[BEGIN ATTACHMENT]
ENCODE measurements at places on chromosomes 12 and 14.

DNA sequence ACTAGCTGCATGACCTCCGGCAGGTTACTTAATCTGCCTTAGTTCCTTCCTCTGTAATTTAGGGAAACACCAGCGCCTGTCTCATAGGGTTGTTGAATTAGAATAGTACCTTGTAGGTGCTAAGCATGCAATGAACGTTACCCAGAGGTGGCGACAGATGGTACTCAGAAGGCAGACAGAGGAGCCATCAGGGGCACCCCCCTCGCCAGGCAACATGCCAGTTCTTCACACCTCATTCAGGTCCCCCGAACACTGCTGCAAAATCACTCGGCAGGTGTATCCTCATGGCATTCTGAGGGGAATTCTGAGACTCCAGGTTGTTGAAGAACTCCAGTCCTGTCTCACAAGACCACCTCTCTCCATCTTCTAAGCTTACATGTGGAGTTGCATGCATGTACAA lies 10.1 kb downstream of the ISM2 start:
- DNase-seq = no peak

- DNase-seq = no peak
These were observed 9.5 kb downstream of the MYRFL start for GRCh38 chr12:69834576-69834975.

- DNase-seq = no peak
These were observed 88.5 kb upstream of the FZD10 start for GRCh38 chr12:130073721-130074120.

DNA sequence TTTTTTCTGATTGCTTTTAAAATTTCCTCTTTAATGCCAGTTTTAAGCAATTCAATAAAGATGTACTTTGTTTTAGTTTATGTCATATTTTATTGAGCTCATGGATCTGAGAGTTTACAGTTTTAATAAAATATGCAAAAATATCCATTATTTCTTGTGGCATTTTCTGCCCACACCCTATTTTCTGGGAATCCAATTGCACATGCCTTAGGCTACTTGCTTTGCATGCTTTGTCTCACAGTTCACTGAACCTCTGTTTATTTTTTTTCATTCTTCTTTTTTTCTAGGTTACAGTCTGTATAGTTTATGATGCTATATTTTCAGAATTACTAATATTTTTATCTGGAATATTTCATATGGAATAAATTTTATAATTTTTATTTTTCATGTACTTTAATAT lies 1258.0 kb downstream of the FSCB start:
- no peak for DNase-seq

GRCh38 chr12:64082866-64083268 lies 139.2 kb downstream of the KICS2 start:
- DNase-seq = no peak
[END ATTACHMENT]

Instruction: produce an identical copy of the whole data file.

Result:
ENCODE measurements at places on chromosomes 12 and 14.

DNA sequence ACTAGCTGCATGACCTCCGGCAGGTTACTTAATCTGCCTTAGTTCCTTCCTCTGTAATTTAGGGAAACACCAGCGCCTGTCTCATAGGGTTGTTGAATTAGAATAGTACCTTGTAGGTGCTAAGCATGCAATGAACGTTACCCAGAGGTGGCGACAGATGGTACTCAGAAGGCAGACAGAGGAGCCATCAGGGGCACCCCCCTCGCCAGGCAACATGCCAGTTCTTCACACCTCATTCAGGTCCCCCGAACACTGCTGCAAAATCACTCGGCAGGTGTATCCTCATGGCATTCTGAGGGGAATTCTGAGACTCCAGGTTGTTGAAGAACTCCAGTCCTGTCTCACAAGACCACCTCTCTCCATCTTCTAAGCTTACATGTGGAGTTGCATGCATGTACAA lies 10.1 kb downstream of the ISM2 start:
- DNase-seq = no peak

- DNase-seq = no peak
These were observed 9.5 kb downstream of the MYRFL start for GRCh38 chr12:69834576-69834975.

- DNase-seq = no peak
These were observed 88.5 kb upstream of the FZD10 start for GRCh38 chr12:130073721-130074120.

DNA sequence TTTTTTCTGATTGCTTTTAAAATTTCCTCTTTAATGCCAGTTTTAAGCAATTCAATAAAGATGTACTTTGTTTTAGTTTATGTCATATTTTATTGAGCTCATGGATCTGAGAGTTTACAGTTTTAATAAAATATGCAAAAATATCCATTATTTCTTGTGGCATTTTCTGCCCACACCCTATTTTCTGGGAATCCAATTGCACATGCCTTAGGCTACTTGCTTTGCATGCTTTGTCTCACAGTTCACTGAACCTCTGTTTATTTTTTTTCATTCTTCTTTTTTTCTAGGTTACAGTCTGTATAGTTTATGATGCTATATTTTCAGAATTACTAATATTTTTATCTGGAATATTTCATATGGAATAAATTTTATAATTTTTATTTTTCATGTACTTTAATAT lies 1258.0 kb downstream of the FSCB start:
- no peak for DNase-seq

GRCh38 chr12:64082866-64083268 lies 139.2 kb downstream of the KICS2 start:
- DNase-seq = no peak